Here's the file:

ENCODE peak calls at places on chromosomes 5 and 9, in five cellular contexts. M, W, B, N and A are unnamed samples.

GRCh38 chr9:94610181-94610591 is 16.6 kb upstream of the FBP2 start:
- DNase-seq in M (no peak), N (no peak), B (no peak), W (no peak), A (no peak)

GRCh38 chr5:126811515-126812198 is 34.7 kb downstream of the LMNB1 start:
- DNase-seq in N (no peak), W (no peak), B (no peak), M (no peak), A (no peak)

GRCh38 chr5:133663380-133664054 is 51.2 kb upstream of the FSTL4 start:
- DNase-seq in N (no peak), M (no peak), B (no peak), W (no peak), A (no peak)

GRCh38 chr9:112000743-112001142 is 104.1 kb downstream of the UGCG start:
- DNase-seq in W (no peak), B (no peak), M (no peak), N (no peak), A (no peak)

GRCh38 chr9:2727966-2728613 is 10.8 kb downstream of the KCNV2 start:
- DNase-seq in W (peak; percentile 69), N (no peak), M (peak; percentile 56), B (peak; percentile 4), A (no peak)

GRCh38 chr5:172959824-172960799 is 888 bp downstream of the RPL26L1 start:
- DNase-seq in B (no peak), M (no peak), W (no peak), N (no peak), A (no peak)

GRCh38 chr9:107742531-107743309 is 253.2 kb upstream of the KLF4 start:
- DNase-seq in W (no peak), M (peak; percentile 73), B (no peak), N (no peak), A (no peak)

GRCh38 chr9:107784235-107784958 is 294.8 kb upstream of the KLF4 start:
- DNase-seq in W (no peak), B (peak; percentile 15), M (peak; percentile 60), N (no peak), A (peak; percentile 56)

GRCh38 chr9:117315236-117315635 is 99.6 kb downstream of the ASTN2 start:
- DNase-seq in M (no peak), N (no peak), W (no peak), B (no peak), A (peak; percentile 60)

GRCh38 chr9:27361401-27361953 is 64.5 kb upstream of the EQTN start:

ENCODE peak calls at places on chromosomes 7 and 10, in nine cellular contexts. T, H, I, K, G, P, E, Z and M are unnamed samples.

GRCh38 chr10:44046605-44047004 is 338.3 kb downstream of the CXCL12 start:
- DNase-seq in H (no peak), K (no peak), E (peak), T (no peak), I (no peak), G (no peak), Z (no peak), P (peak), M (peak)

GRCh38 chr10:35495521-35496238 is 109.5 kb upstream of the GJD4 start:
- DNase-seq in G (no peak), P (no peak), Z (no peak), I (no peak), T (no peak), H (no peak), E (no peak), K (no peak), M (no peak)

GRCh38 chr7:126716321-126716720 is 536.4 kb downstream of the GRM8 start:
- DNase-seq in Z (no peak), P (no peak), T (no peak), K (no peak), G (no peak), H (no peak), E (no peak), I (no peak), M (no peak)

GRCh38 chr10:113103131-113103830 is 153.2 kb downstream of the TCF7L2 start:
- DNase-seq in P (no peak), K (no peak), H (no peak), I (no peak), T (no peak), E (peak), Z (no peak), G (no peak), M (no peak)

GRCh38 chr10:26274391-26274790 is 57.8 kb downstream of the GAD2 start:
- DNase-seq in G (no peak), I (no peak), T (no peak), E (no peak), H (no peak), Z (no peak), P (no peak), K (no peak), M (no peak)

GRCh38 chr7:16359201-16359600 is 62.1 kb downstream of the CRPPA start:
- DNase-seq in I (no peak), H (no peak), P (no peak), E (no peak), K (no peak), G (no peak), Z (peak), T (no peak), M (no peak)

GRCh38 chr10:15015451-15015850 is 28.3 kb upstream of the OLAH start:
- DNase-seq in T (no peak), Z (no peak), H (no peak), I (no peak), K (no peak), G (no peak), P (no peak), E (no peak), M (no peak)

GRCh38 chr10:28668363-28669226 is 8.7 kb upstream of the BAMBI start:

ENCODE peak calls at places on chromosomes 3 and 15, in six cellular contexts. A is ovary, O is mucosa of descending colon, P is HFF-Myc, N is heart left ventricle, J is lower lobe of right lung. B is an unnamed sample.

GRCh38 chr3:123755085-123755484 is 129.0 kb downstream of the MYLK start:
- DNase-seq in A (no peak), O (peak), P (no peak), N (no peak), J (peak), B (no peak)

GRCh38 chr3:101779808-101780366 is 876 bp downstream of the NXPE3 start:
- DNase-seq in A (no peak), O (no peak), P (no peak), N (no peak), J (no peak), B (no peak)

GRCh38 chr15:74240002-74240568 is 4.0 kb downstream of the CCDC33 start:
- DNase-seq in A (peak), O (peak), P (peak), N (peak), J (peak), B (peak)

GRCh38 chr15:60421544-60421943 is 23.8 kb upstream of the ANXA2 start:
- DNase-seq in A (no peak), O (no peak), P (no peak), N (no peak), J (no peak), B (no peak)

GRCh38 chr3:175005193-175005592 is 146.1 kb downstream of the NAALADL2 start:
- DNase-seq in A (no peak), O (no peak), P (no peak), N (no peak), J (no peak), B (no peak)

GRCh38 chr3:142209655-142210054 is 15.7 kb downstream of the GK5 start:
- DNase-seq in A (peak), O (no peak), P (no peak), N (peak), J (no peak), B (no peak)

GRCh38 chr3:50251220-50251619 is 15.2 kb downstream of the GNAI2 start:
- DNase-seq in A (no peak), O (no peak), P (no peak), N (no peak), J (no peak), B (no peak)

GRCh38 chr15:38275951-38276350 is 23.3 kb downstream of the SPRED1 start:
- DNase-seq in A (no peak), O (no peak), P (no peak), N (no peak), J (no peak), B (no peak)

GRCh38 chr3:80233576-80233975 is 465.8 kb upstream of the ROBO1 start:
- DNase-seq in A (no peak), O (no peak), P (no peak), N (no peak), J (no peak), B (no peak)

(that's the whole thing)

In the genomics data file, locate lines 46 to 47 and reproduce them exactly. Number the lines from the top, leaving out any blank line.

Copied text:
GRCh38 chr3:175005193-175005592 is 146.1 kb downstream of the NAALADL2 start:
- DNase-seq in A (no peak), O (no peak), P (no peak), N (no peak), J (no peak), B (no peak)